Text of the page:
The 2019 Africa Cup of Nations competition will be unprecedented in a multitude of ways. First, it is the largest to date with a total of 24 teams. It is also the first to be held during the European summer months of June and July – opening with a match between Egypt and Zimbabwe on June 21 and ending with the competition final on July 19 — rather than in January and February.
History of the Tournament: By the Numbers
The first Africa Cup of Nations (AFCON) competition was held in 1957, and only 3 nations participated: Egypt, Sudan, and Ethiopia.
38 countries have participated in at least one AFCON competition.
The most successful team in AFCON’s history is Egypt, which has won 7 times. North Africa as a whole has seen the highest number of wins, 10, followed closely by West Africa’s 9 and Central Africa’s 8.
More than 1500 goals have been scored in more than 600 matches since AFCON first began. The highest total number of goals scored in one tournament was 99, in 2008.
Challenges Faced by African Soccer Abroad
While Africans and the African Diaspora are generally well-represented in international clubs and competitions, African countries have faced challenges in making the same kind of impact on the global soccer stage. In the 2018 FIFA World Cup last summer, for example, only five African countries (Egypt, Morocco, Nigeria, Senegal, and Tunisia) made it into the final 32, none of which advanced to the knockout stages. For comparison, Europe had twelve countries in the competition.
Yes, many of these European teams were flush with members of the Africa Diaspora — out of 23 players on the winning French national team, for example, 12 were of African descent. The problem with naming this kind of representation as a victory for Africa is eloquently explained in this striking op-ed by Professor Gregory Pierrot of the University of Connecticut for Africa Is a Country: “France has been black for centuries. If a point must be made by way of this team, maybe it is that France should not be allowed to claim distinction and separation from Africa so casually, because France owes Africa everything. Not just the resources it continues to pillage, not just the labor force it shamelessly taps into, not just the art it appropriates as it has for centuries: France owes Africa its very soul.”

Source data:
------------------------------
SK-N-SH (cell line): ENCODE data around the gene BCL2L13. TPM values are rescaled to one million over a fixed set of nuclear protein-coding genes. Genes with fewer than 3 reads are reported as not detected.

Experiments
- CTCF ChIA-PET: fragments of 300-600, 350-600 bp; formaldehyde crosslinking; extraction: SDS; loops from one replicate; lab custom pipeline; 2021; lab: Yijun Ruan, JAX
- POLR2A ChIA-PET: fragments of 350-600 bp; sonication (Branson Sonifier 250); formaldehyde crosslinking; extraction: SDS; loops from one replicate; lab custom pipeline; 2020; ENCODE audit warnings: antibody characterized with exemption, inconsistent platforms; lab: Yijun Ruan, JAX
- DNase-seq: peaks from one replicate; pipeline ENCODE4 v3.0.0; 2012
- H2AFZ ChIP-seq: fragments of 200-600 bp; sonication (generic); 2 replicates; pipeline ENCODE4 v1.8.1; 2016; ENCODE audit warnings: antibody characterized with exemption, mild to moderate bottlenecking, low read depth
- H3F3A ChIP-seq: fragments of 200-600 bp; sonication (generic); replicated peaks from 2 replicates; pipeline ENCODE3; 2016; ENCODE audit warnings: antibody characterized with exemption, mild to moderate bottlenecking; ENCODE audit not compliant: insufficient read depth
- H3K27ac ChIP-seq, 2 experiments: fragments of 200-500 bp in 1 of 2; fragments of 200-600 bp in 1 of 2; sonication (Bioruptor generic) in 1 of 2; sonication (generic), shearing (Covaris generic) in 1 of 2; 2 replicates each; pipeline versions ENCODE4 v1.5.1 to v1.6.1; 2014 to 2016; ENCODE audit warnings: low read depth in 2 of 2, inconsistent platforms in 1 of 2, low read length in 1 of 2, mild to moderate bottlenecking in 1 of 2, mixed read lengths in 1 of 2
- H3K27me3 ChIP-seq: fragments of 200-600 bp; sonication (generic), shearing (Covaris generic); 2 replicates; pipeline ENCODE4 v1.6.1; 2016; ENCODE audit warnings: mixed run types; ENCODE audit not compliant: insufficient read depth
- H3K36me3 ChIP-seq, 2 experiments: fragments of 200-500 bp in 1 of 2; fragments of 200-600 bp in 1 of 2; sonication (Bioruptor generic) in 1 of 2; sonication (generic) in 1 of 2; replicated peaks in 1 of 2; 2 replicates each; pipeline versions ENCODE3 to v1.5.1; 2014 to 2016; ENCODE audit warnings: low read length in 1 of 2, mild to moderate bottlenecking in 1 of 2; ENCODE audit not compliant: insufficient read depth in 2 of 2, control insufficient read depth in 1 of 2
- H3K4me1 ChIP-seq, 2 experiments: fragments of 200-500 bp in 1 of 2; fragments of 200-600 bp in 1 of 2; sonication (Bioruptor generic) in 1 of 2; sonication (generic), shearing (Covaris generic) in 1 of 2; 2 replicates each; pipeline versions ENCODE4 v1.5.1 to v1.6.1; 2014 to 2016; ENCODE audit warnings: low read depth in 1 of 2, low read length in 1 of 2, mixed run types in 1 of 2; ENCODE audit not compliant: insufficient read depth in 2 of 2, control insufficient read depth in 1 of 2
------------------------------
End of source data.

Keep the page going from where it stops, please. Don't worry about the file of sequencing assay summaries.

In other words, while the success of these twelve players may be exciting on the surface, underlying that success is a well-established tradition of exploitation and injustice. This has been mirrored in recent reporting on the abuse of young African soccer players by sketchy international agents, a trend which has yet to be properly addressed by any international soccer federations or clubs.
Looking to the Future
Despite the challenges that African soccer has faced in the international arena, there is a lot to be optimistic about. The estimated audience for AFCON has increased by more than 60% since 2012, and more and more television and streaming networks are showing AFCON games with each passing competition.
Hundreds of African players have seen incredible success in the most prestigious soccer clubs in the world — Mohamed Salah of Egypt at Liverpool, for example, or Riyad Mahrez of Algeria at Manchester City and Sol Bamba of the Ivory Coast at Cardiff City. These players are casting a well-deserved spotlight on the dynamism and excitement of African soccer, and will likely boost viewership for the upcoming AFCON tournament.
Published by Rebecca Hanks.